Many couples eventually stop complimenting each other because they believe that they have said everything. Consider letting your partner or other person know how much you appreciate and value them. Don’t be shy about expressing your affection for those who are closest to you. A psychologist advises that you should try to offer five compliments or words of praise for each criticism or pushback. Particularly with romantic partners, it can be simple to overlook showing appreciation for all the little things and only speak up when something goes wrong, such as clearing the table after breakfast or folding the laundry in your preferred manner. You need to thank yourself for doing things like taking out the rubbish and working so hard for your family on a daily basis, she advises. According to relationship expert John Gottman, “There’s a habit of mind that the masters have… They are scanning their social environment for things they can appreciate and say ‘thank you’ for. They are building this culture of respect and appreciation very purposefully.”

The person who talks freely can learn to acknowledge and value the other person’s preferred modes of expression. Some people mistake communication for intimacy; in one study, more than two-thirds of divorced couples reported that their marriages lacked the level of conversation they’d anticipated. The women, in particular, complained that they wanted to talk about both the positives and the negatives, and that they wanted to talk about work in particular. But there was no “give and take,” no emotional exchange that they were looking for.

  1. Contemplate their Death

It might be shocking to you but contemplating the death of your loved ones can increase emotional intimacy with them. A long-standing Stoic practise that also goes all the way back to Socrates is thinking about your mortality as a way to be more present and appreciative. Applying this idea to the context of your relationships is possible. We’re not suggesting that you should be concerned about losing your partner or yourself. That undoubtedly isn’t beneficial. We are just advising you to consider the emotional impact their absence would have on you. Make the fact that they are mortal a potent reminder that having a partner in your life is a gift and is important.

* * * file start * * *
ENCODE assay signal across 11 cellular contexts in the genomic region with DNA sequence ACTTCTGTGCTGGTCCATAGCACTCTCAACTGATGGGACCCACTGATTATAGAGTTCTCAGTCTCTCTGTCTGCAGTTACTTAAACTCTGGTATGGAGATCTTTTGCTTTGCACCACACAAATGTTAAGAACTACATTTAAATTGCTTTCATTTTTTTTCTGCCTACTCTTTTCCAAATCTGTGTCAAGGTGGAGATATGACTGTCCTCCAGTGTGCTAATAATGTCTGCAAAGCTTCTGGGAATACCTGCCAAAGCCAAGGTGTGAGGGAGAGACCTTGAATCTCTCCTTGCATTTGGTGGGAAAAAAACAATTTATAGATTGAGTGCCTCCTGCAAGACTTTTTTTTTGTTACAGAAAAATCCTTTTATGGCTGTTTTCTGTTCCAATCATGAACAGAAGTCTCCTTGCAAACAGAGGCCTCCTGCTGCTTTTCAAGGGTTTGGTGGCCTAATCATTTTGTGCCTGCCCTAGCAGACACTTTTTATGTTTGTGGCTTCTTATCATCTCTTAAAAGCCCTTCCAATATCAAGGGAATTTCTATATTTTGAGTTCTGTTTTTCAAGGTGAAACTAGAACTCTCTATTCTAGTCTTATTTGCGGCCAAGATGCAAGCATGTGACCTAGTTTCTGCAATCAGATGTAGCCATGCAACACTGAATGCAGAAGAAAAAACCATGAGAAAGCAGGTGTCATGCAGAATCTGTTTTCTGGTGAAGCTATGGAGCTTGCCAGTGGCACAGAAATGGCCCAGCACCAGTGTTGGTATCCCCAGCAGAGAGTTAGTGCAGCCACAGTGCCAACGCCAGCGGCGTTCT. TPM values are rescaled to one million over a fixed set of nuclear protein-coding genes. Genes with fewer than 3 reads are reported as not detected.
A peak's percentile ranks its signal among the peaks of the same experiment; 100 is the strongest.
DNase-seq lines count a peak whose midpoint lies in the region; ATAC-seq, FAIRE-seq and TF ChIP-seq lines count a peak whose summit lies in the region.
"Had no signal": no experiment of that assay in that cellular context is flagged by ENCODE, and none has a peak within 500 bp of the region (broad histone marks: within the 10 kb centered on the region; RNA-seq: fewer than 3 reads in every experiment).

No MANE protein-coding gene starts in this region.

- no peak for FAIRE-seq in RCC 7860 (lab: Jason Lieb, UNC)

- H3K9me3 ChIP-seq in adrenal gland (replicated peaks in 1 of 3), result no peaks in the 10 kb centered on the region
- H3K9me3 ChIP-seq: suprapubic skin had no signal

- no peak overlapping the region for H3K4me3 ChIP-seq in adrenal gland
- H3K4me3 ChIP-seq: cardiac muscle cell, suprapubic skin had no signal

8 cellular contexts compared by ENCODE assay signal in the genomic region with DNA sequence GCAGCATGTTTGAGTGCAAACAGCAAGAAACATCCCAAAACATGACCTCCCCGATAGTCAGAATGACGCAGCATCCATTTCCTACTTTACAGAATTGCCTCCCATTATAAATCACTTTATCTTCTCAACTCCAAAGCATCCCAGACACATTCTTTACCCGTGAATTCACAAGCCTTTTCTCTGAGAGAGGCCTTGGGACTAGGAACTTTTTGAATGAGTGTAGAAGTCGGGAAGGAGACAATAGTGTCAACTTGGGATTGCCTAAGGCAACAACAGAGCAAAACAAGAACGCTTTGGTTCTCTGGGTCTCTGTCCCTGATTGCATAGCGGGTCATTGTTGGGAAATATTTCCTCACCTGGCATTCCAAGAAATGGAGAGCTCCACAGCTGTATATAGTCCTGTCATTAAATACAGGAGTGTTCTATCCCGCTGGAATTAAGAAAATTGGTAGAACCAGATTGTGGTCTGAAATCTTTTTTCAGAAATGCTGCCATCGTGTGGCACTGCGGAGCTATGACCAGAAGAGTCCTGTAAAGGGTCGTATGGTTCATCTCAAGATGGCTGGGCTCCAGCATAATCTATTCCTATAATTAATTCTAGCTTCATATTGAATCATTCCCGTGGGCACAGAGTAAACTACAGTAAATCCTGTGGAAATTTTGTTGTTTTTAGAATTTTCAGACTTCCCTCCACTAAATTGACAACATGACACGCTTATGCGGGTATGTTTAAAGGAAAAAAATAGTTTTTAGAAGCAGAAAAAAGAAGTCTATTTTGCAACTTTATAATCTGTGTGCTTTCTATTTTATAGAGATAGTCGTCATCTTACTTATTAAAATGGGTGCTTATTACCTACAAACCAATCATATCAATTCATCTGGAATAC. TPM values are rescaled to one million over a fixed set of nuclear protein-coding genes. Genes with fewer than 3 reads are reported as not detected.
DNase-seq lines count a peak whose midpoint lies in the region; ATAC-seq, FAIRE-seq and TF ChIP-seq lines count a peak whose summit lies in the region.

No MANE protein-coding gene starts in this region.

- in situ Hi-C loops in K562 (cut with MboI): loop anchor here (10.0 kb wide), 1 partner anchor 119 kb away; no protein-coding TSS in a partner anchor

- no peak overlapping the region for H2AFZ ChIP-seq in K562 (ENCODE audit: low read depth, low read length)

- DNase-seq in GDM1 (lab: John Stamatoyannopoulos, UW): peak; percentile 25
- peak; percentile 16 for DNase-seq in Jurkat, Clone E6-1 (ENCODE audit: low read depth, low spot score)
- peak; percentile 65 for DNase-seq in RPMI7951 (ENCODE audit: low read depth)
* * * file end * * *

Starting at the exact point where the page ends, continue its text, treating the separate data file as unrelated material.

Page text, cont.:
You might like to read this article for more on this type of process: The Stoic Practice of Negative Visualisation.

  1. Be Present for Your Partner

A two-way street exists in emotional intimacy. In order to show that you are there for a partner, friend, or family member when they share something sensitive or challenging with you, be compassionate or supportive in your response. One of the best ways to do that, according to Stern, is to “simply be present and listen.” After that, you can either ask them if they’d like to tell you more or validate their feelings by saying something like, “I can understand why you’d feel that way.” If it feels appropriate, she advises, “you can share a little of your own similar experience to show them you’re not alone, or ask how you can help.”